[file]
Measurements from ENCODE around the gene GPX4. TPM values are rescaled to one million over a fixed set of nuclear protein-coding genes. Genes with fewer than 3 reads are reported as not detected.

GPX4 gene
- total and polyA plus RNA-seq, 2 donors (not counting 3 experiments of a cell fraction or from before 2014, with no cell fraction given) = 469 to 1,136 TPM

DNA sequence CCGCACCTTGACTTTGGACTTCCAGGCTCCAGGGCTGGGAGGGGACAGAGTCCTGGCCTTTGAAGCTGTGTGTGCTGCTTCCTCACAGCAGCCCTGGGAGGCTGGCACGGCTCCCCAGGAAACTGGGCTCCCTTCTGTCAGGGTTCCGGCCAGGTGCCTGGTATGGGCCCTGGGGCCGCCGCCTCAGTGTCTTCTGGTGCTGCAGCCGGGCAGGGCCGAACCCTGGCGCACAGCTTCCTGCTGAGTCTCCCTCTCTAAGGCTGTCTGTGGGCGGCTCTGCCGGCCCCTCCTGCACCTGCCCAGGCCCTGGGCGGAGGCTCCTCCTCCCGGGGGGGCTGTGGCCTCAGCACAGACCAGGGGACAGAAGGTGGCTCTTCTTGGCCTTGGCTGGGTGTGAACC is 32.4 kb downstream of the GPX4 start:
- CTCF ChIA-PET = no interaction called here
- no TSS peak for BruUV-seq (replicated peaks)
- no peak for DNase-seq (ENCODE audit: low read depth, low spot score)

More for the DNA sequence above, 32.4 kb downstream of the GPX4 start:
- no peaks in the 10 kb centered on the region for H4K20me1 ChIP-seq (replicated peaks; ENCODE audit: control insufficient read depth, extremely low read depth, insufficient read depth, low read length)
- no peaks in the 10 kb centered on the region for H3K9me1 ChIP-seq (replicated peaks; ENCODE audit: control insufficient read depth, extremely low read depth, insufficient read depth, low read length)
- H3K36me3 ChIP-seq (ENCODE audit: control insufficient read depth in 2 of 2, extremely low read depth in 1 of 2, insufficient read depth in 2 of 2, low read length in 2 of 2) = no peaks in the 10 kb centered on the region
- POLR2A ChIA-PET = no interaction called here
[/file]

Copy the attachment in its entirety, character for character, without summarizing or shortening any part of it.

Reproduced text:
Measurements from ENCODE around the gene GPX4. TPM values are rescaled to one million over a fixed set of nuclear protein-coding genes. Genes with fewer than 3 reads are reported as not detected.

GPX4 gene
- total and polyA plus RNA-seq, 2 donors (not counting 3 experiments of a cell fraction or from before 2014, with no cell fraction given) = 469 to 1,136 TPM

DNA sequence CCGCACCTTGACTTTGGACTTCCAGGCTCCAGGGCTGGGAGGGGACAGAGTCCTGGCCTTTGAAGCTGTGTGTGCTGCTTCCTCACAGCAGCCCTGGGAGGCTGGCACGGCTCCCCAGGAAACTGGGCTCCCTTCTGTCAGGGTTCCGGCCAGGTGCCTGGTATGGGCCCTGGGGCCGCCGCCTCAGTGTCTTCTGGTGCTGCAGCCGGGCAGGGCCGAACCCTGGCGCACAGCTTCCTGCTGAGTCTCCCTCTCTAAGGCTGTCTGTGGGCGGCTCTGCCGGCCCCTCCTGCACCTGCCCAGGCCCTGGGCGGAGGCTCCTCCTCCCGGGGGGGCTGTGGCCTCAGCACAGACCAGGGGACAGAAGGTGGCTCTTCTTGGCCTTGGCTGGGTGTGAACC is 32.4 kb downstream of the GPX4 start:
- CTCF ChIA-PET = no interaction called here
- no TSS peak for BruUV-seq (replicated peaks)
- no peak for DNase-seq (ENCODE audit: low read depth, low spot score)

More for the DNA sequence above, 32.4 kb downstream of the GPX4 start:
- no peaks in the 10 kb centered on the region for H4K20me1 ChIP-seq (replicated peaks; ENCODE audit: control insufficient read depth, extremely low read depth, insufficient read depth, low read length)
- no peaks in the 10 kb centered on the region for H3K9me1 ChIP-seq (replicated peaks; ENCODE audit: control insufficient read depth, extremely low read depth, insufficient read depth, low read length)
- H3K36me3 ChIP-seq (ENCODE audit: control insufficient read depth in 2 of 2, extremely low read depth in 1 of 2, insufficient read depth in 2 of 2, low read length in 2 of 2) = no peaks in the 10 kb centered on the region
- POLR2A ChIA-PET = no interaction called here